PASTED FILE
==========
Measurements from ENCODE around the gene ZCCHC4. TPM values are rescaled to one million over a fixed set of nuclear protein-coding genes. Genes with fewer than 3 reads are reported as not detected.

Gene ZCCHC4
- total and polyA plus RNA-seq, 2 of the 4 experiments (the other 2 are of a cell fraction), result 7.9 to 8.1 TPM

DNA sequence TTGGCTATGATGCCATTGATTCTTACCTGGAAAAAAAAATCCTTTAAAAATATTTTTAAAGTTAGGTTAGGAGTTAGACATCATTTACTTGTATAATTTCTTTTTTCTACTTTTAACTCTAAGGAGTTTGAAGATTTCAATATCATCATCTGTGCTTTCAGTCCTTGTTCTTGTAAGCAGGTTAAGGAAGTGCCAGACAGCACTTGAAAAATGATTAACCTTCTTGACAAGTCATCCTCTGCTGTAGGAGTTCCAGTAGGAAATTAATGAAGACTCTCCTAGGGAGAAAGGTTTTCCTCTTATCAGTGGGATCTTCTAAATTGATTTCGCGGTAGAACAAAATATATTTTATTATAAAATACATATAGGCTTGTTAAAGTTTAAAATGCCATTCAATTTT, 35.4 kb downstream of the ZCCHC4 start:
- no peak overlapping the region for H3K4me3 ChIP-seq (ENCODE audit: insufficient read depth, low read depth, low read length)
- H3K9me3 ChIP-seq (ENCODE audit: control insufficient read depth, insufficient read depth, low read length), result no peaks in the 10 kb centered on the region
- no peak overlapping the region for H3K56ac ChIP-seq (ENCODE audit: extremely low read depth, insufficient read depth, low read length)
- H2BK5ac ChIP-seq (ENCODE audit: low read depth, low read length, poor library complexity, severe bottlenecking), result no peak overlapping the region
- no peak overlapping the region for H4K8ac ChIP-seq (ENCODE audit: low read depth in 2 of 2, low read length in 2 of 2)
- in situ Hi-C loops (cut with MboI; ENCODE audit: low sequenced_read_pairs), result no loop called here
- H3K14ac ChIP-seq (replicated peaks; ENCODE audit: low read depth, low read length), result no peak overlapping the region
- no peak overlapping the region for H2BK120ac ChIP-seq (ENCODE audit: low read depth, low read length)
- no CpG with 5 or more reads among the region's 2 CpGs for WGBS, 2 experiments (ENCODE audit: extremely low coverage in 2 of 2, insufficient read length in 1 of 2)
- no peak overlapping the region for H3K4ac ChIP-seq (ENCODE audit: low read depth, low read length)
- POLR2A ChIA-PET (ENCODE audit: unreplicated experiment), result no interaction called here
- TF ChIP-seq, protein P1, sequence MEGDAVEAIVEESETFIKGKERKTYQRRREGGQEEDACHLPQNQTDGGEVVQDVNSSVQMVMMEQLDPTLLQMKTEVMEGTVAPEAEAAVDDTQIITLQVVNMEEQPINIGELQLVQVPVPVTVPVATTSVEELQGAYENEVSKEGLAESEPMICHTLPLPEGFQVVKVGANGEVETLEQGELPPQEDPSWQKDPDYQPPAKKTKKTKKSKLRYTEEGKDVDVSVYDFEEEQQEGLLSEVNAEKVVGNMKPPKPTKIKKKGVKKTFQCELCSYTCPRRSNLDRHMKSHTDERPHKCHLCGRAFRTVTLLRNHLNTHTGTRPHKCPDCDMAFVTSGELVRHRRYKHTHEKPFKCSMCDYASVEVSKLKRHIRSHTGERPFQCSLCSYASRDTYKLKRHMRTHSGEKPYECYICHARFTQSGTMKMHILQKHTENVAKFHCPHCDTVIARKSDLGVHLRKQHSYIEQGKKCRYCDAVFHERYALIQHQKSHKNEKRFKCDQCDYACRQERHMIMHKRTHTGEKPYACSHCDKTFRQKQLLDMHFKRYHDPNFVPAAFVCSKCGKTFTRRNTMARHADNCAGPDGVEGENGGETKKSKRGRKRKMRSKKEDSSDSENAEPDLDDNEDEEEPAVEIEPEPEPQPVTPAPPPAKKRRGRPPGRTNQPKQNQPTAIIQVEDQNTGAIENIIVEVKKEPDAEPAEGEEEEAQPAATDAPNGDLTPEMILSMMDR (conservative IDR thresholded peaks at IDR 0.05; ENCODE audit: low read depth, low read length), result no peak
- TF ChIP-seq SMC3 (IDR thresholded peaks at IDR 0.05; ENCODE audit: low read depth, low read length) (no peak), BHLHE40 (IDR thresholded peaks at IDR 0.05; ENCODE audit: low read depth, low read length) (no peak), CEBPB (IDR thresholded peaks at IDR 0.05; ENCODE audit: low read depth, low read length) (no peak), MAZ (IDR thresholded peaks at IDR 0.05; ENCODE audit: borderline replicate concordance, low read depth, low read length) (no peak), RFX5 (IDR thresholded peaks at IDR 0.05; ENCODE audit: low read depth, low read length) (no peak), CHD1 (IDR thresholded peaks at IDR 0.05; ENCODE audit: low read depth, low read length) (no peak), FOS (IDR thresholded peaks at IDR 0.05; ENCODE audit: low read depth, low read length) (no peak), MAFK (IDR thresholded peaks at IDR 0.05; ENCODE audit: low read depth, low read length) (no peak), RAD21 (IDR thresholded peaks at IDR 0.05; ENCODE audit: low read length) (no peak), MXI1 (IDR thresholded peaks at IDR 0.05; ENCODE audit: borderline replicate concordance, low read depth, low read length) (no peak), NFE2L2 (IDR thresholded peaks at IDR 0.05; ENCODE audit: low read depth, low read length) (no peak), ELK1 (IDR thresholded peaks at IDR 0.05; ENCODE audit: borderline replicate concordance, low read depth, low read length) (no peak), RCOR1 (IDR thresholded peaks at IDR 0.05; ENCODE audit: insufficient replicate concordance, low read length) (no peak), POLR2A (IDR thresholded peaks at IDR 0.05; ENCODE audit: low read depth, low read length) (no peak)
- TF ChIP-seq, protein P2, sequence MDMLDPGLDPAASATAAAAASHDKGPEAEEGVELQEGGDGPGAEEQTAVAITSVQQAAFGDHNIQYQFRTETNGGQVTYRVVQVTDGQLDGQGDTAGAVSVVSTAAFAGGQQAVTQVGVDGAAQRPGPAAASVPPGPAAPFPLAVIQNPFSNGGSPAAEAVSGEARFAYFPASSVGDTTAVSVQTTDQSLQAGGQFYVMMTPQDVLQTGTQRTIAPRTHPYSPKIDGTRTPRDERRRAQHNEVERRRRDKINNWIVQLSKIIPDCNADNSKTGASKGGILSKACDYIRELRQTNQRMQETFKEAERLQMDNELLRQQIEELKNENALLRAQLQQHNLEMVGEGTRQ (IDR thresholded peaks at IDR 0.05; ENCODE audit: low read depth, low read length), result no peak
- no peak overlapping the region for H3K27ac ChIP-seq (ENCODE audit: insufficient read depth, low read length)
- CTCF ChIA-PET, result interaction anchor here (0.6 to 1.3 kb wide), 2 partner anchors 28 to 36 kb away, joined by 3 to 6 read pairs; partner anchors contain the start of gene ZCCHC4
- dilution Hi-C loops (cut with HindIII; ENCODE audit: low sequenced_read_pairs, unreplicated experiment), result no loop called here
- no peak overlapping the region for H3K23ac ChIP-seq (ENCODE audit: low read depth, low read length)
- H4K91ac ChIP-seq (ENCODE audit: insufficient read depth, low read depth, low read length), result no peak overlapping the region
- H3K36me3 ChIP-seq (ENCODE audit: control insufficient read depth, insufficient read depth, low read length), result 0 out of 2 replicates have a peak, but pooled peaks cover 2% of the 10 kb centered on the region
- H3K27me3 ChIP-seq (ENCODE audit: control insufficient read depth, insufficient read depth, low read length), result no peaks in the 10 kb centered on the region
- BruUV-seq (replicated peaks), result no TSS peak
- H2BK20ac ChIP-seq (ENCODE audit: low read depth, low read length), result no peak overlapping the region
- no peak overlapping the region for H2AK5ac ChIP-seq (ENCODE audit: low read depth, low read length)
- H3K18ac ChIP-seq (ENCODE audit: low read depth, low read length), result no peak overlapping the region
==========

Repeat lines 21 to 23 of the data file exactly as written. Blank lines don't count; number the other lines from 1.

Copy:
- dilution Hi-C loops (cut with HindIII; ENCODE audit: low sequenced_read_pairs, unreplicated experiment), result no loop called here
- no peak overlapping the region for H3K23ac ChIP-seq (ENCODE audit: low read depth, low read length)
- H4K91ac ChIP-seq (ENCODE audit: insufficient read depth, low read depth, low read length), result no peak overlapping the region